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Native cultures face corporate, New Age abuse

By Jace Weaver, editor
Orbis Books, 230 pages, $18, paperback


Native American religions are firmly grounded in a sense of place. Unlike the abstract concept of Christianity, which can be worshiped anywhere, Native American religions are linked to the hills, rivers, buttes and trees of ancestral native land. The features of the land function as catalysts to evoke the deepest feelings for the Great Mystery, known variously by different peoples as usen (in Athabascan), wakan tanka (in Lakota), nil’ch’ (in Navajo) and so forth.

The appearance of the white man on these lands 400 years ago changed everything for the original inhabitants. We know about the military conflicts, the raids, the warfare, the pitched battles and massacres; what we don’t know much about are the profound changes wrought by Christian missionaries, who systematically spread their gospel from tribe to tribe across the continent.

Two factors helped facilitate this process: the intense spirituality of the Indian sensibility, which made them naturally curious about other ways of worship; and their innate courtesy and generosity, which enabled the majority of missionaries to proselytize without interference.

Jace Weaver (Cherokee), an attorney and assistant professor in the American Studies Program and Religious Department at Yale University, has compiled an intriguing collection of essays by Indian writers. Ranging from first-person accounts to scholarly exegeses of historical and ecclesiastical trends, the essays examine the impact of Christianity on a broad spectrum of native people. The result is a generous sampling of contemporary Indian thought, written by dedicated people from every walk of life who share a common desire to balance their native traditions with the realities of Christian conversion.

As these essays make abundantly clear, white colonialization of Indian land remains a relentless and ongoing process. Overt military occupation may have ended, but the process continues on a corporate level, with energy companies seeking to extract uranium, coal and other minerals from Navajo, Cheyenne and Arapaho lands. Additionally, waste disposal companies in recent years have tried to turn Lakota, Paiute, and Mescalero Apache properties into dumping grounds for urban and industrial refuse.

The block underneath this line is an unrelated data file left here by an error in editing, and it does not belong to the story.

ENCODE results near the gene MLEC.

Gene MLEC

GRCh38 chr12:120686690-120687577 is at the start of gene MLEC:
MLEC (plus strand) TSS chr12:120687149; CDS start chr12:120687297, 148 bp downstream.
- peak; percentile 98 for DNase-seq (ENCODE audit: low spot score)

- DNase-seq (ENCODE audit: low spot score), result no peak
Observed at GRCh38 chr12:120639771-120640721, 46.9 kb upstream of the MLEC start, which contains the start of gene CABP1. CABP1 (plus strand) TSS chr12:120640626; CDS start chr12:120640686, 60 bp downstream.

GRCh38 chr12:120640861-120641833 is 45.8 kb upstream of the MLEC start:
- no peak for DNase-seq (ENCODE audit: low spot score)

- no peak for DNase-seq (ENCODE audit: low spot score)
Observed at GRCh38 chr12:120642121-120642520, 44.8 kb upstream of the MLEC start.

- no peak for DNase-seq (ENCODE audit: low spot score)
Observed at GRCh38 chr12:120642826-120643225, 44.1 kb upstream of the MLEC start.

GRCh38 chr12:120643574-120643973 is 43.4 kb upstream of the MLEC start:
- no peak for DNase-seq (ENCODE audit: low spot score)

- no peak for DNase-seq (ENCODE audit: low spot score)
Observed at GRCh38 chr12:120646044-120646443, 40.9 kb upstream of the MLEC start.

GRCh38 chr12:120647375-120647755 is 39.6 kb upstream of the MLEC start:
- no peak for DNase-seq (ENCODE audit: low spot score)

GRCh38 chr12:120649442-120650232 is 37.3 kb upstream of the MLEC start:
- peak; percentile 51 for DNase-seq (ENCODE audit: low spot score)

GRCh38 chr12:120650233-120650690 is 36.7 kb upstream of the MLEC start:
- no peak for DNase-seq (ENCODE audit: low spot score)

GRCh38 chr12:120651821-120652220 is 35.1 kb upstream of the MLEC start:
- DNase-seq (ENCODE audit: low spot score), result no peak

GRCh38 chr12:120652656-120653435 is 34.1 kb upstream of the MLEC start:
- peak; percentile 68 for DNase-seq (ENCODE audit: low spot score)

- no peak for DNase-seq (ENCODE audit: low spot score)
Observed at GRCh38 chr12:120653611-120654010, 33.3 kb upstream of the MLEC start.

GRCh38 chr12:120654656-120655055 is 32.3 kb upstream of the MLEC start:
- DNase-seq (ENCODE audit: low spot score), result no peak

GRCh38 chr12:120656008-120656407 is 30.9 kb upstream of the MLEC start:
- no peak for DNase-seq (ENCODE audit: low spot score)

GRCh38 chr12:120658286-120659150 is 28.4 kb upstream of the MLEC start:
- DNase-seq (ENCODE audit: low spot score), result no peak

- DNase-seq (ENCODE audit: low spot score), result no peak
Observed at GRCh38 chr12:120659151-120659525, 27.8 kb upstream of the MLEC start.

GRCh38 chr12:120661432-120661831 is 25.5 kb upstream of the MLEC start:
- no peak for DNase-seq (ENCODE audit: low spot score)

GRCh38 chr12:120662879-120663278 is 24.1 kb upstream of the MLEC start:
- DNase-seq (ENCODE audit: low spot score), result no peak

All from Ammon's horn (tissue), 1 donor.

New Age spiritualism presents a more subtle but no less damaging form of exploitation. Indians have what many white people at the close of the millennium desperately covet: spiritual authenticity. Grounded in the visible features of a specific locale, weathered by generations of hardship and persecution, venerated by complex rituals and ceremonies, Indian religion exerts a magnetic appeal upon a new generation of affluent and disaffected consumers, who, in addition to sports utility vehicles, seek to garnish their lives with the trappings of a genuine spirituality.

Every summer at powwows and festivals across the country, hordes of white wannabes appear wearing buckskin and embroidered headbands, brandishing buffalo skulls and Catlinite pipes, eager to participate in sun dances, vision quests and sweat lodge ceremonies. Reading through the essays in this piece, one comes to understand more of the spiritual treasures to which these seekers, albeit clumsily, aspire.

Choctaw writer Homer Noley’s piece on the sacrifices of early Christian Indians was revelatory to this reviewer. A young Choctaw man named Kanchi martyred himself to help other Choctaws cross the Mississippi River during the infamous removal of southeast tribes to Oklahoma in the 1820s and ’30s. After his death, groups of teenagers gathered around the campfire at night to read passages from Kanchi’s Bible, thus forming the nucleus of a newfound Christian community that was to play a pivotal role during the tribe’s difficult transition to the Indian Territory.

Viola Cordova (Mescalero Apache) dissects the roots of Christian duality, the schism between spirit and substance that has bedeviled European thought since the Enlightenment. Albert Einstein’s discovery of the physical principles underlying the basis of material reality helped rehabilitate the reputation of earlier philosophers such as Spinoza, who were vilified for contending that a universal energy (monism) infused all animate and inanimate things. It’s a concept that Indians embrace intuitively but that causes no end of turmoil to European minds.

Part of the problem, Cordova suggests, is linguistic. Compared to the fluidity of Hopi, for example, standard European languages are incapable of interpreting the inexhaustible variability of the physical world. “In the static universe of [European languages] nothing happens without a cause or an agent of causation,” says Cordova. “In the dynamic model of [the Hopi language] something is always happening without an agent because that is what the universe, by its very nature, does.”

Most stimulating to this reviewer was the Rt. Rev. Steven Charleston’s call for a global reappraisal of religious sociology in an effort to protect both our diminishing resources and the intricate tapestry of our human populations. “My goal,” the Choctaw cleric declares in his eloquent essay, “is to reconstitute our [Indian] culture as the original and continuing oppositional force to Western state colonial capitalism in North America.”

To those weary of the same old political saws dutifully parroted by Democrats and Republicans in meaningless sound bites, Charleston’s essay will ring like a clarion call.

Conger Beasley Jr. is the author of We Are a People In This World: The Lakota Sioux and the Massacre at Wounded Knee (University of Arkansas Press, 1996).

National Catholic Reporter, August 28, 1998